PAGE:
Israel-Hamas war, hostage negotiations, Gaza humanitarian crisis

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The US Navy Arleigh Burke-class guided-missile destroyer USS Carney transits the Suez Canal, Egypt, on October 18, 2023. US Navy/Aaron Lau/Reuters

US warships in the Red Sea have been battling a growing number of weapons fired by Houthi forces in Yemen over the past several weeks, including an incident on Saturday when a US destroyer shot down more than a dozen drones.

And US faceoffs with the Houthis, who say they are targeting commercial ships headed for Israel after its invasion of Gaza, could grow after Defense Secretary Lloyd Austin announced Monday a new US-led operation focusing on protecting merchant ships operating in the Red Sea and Gulf of Aden.

The US Navy has not said what weapon systems its ships are using against the Houthi attacks, but the experts said a US destroyer has a range of weapons systems at its disposal.

These include surface-to-air missiles, explosive shells from the destroyer’s 5-inch main gun and close-in weapons systems, the experts said. They also said US ships have electronic warfare capabilities that could sever the links between drones and their on-shore controllers.

But in its effort to protect merchant ships, the US is facing drones that can be produced and deployed in large numbers for unit prices under $100,000. This means a prolonged campaign could eventually tax US resources, the experts say.

“These are advanced air intercept capabilities with an average cost of around $2 million — making the intercept of drones not … cost-effective,” said Alessio Patalano, professor of war and strategy at King’s College in London.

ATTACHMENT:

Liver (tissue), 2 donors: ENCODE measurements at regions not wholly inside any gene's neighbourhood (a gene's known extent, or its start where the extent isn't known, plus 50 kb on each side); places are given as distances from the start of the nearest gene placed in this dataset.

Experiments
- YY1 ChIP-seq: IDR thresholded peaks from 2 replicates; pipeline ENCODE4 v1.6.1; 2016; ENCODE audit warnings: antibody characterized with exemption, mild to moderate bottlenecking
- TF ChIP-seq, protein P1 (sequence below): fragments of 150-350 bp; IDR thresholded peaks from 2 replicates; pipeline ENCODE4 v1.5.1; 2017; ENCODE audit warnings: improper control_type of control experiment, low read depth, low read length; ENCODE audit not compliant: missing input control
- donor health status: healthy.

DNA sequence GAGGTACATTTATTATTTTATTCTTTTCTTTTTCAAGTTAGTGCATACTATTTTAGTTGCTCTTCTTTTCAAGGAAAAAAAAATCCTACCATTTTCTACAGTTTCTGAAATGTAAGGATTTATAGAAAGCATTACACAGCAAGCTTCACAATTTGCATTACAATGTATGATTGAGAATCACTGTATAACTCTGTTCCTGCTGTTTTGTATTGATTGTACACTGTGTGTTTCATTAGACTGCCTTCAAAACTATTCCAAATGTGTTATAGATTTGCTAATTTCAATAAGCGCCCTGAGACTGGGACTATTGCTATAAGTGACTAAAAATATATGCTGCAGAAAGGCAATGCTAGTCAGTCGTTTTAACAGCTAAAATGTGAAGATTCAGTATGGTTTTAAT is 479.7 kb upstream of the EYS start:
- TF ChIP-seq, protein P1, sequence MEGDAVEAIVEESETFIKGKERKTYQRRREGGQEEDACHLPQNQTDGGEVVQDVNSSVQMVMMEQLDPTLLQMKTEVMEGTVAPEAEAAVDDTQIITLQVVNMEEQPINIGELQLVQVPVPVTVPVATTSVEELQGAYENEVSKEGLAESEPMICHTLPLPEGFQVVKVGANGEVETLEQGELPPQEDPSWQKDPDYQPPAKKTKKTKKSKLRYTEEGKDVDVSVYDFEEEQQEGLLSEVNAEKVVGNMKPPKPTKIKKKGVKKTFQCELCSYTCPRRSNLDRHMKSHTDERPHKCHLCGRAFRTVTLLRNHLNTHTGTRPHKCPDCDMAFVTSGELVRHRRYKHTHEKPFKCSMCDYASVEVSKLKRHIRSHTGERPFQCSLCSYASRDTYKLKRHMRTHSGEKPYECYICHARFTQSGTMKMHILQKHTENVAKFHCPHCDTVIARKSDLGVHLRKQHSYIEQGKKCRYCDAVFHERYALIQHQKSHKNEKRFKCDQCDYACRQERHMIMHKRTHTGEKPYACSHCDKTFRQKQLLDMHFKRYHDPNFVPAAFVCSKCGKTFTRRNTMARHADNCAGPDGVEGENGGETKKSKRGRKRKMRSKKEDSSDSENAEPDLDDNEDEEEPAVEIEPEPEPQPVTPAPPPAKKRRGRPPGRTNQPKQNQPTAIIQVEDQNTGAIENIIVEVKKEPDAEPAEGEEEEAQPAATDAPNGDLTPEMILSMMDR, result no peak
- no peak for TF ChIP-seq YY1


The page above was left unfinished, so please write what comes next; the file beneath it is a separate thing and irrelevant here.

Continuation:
Houthi forces are funded and trained by Iran, so they have resources for an extended fight, the experts point out. It’s also a question of to what lengths the US wants to go to protect merchant shipping, the experts said.

Why this matters: Iran-backed Houthi forces have launched numerous attacks against US interests in the region, and Israel, since the October 7 Hamas attacks in Israel, as fears ripple across the region that the Israel-Hamas war could widen.

The group has said any ship heading to Israel was a “legitimate target” as it puts pressure on Israel to stop its Gaza offensive. They have staged several drone and missile attacks on commercial shipping and even tried landing commandos by helicopter on one vessel to hijack it.

The biggest container shipping companies have paused transit through one of the world’s trade arteries, which experts say could snarl supply chains and drive up freight costs.

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